Pooh Talks: longer days - the wintry arrival of Spring - our new casino (i mean, er vegetable pack house) and how it will change all of our lives, but really and truly it will save all our backs

Spring is here(sort of), and long gone is the quiet of the dead of winter where the only sound  is the kettle on the wood stove… and someone ticking away on a computer keyboard. Step outside the kitchen door today and there is the ambient droning noise of greenhouse air circulating fans and furnaces firing merrily. Six greenhouses are fired up on line and  there will be four more by St. Patrick’s Day. The core crew is back slogging away in high rubber boots in the mud and snow between greenhouses and barns;  the unwanted remains of an unwanted noreaster that dumped 18 inches of heavy snow on us last week. But the exciting news for us is that the barn building crew from Ag Structures came on site last week and is putting up a barn frame. They are, like us, slogging unceremoniously through the unwanted snow, mud and somewhat winter like weather. But it’s happening, and the reality of it happening is rather exciting . It has drawn a lot of interest.


I posted this picture on Facebook. The regular collection of wise asses and hecklers posted on my timeline: “ What is its’ intended use, Mr. Sprague? Have you created a venue large enough for a stage and dance-floor  for your musical endeavors such that you will not have to drive anywhere at night in your Golden Years?” Someone else speculated that Ray and Mike were moving away from vegetable production by opening a casino and bordello. Perhaps from a financial perspective that’s not a bad idea, and perhaps not a hard sell especially if they included the small music venue for me and my bummy friends..…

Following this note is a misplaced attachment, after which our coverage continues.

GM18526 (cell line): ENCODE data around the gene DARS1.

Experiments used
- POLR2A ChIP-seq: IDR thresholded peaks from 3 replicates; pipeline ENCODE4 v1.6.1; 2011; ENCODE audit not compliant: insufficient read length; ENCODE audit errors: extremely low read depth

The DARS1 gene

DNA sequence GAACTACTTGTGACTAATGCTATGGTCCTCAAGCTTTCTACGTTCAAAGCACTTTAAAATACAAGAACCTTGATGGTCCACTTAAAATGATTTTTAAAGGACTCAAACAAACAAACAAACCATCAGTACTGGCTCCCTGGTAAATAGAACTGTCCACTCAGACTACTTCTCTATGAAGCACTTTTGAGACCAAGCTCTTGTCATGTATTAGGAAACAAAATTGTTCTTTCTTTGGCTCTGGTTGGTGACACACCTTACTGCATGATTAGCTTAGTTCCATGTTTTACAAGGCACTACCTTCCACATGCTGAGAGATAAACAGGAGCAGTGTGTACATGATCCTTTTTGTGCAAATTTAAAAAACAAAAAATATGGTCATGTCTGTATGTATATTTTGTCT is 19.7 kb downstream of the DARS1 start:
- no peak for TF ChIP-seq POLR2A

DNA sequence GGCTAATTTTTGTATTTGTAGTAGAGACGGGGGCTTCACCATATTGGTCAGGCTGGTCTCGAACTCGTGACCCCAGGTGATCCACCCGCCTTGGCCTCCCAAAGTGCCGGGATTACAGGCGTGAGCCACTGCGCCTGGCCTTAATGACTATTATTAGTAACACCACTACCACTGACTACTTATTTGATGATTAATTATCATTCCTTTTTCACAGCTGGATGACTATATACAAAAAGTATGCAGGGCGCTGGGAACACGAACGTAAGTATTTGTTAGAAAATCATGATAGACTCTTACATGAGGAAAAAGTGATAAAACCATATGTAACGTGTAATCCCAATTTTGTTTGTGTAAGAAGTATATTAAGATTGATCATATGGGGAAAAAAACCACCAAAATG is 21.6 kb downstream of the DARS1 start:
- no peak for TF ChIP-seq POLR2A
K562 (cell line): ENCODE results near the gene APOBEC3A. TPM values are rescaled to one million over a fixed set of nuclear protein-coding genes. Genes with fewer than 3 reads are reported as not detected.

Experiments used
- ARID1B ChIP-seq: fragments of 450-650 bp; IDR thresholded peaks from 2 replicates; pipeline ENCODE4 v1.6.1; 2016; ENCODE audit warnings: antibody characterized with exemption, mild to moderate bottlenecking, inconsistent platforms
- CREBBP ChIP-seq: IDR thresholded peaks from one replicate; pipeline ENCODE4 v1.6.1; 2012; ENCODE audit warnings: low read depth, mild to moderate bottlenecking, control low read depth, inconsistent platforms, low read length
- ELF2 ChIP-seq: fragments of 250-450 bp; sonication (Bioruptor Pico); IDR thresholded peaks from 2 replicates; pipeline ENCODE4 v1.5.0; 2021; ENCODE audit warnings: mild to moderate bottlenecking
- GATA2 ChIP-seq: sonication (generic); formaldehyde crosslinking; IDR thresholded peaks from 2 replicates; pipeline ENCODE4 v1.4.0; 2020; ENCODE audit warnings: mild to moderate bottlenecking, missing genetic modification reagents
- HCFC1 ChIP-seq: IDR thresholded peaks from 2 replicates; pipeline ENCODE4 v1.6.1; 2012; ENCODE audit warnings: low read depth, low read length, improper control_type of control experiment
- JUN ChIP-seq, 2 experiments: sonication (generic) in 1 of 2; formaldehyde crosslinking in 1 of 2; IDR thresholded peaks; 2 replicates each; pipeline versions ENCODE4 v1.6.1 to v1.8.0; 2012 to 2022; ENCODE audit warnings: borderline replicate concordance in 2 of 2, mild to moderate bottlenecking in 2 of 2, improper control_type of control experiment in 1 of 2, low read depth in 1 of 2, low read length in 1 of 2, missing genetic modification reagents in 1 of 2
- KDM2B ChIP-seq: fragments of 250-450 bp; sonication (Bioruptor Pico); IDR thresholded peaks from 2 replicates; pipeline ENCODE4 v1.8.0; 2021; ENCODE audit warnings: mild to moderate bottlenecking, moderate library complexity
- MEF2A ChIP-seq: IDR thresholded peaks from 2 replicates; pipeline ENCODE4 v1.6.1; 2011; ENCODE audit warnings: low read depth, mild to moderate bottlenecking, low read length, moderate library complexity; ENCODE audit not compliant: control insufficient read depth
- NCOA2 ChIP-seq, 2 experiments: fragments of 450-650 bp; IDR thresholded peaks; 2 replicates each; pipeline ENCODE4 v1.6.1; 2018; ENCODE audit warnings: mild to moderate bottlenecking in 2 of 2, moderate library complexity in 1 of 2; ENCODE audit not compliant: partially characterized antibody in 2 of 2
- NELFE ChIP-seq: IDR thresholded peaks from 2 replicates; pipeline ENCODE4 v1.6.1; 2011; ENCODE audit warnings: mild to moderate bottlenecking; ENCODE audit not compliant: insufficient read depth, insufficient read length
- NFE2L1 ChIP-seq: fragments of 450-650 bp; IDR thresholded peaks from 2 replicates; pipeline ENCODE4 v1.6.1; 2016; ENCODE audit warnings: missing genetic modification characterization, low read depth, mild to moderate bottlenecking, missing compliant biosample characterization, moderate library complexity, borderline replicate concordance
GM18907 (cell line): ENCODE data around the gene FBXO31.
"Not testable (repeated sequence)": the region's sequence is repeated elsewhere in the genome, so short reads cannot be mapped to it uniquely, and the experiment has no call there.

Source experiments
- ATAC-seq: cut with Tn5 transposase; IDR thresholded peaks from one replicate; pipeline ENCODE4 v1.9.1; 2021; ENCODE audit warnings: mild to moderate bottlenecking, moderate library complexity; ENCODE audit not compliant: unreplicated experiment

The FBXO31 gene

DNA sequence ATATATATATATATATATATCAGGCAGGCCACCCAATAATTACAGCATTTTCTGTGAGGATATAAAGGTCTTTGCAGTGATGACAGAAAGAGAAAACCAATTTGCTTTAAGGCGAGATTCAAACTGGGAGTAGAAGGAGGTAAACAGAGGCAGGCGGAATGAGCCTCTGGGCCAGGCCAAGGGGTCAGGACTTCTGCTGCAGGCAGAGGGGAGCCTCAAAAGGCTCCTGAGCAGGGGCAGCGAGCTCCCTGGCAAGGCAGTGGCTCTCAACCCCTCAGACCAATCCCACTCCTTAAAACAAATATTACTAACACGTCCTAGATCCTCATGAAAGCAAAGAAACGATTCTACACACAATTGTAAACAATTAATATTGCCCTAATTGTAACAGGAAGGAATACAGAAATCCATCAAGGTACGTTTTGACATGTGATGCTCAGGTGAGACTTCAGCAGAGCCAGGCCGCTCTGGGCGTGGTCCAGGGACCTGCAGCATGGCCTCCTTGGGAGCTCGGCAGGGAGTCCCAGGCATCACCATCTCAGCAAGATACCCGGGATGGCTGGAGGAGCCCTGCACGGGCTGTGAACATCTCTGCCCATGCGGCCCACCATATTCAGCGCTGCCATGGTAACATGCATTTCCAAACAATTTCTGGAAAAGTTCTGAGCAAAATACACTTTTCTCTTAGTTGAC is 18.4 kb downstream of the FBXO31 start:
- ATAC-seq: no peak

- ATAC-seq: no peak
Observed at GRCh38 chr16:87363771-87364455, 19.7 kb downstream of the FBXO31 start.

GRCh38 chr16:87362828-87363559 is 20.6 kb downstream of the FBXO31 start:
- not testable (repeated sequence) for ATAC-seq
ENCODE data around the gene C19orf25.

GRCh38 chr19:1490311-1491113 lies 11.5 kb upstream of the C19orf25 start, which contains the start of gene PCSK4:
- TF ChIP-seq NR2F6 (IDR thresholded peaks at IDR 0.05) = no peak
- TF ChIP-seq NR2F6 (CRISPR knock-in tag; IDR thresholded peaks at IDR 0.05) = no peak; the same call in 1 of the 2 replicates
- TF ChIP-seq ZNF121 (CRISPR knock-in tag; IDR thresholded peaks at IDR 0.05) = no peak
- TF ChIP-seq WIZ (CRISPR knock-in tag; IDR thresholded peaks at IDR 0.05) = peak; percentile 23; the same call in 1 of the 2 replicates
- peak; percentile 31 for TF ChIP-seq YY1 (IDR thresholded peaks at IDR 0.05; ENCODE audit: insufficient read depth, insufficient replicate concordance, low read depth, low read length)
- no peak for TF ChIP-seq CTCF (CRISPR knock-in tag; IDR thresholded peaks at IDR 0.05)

But it is really going to be a barn. It’s a pretty big barn: 94 x 50 with 14 foot walls and a pitched roof. It will not go unnoticed. We have described it as a vegetable storage, wash and packaging  barn, designed primarily for handling fresh produce. It is a structure that has been discussed for several years because of its size and cost, but also discussing how it would be laid out to serve solve as many problems and needs that we now have.

Foremost, it replaces our current packing and storage area which we clearly have outgrown. Our wholesale enterprise has grown to be a larger component of our sales. In the height of our production season Ray has now run out of floor space as well as cooler space for produce.  Crops frequently either don’t get harvested or stored in a timely or appropriate way. Space was so tight in the old area that it resembled a vegetable maze. Efficiencies will be gained there, as well as the new barn giving us a truck loading dock so that peoples’ backs will be saved. Repetitive injury is a big concern here. We lift and package produce generally in containers that weigh nominally between 30 and 45 lbs. But we handle a lot of those containers from the end of July to the first of the year, and sometimes each packed container gets lifted, moved, and stacked 3-4 times before it ends up in someone elses’ cooler. I don’t feel the scar tissue I wear  on my back in my lumbar region is a badge of honor that any of my employees needs to earn in their tenure here, so ergonomic efficiencies are important. The new barn will address many of the food safety upgrades that we would be forced to deal with while implementing the FSMA mandates as dictated by the FDA. More washable surfaces, a new wash lines as well as improved post handling refrigeration for the produce. It is an expensive and sizeable pill to swallow, but we should be “good to go” for many years for having swallowed it.

It was 18 degrees last night.  The government had us set our clocks  forward yesterday, so the work days just got longer. The carpenters are here firing up the man-lifts and putting plywood on the sides. It maybe crunchy underfoot, and they maybe forecasting light snow tomorrow, but it sure feels like spring is about to be sprung. And it feels like we are off to the races…..again…